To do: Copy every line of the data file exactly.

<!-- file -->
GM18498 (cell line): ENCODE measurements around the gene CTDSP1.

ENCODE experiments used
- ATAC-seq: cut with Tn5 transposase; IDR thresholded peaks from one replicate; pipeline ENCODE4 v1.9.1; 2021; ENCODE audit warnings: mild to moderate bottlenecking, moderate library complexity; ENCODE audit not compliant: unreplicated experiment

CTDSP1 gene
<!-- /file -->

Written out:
GM18498 (cell line): ENCODE measurements around the gene CTDSP1.

ENCODE experiments used
- ATAC-seq: cut with Tn5 transposase; IDR thresholded peaks from one replicate; pipeline ENCODE4 v1.9.1; 2021; ENCODE audit warnings: mild to moderate bottlenecking, moderate library complexity; ENCODE audit not compliant: unreplicated experiment

CTDSP1 gene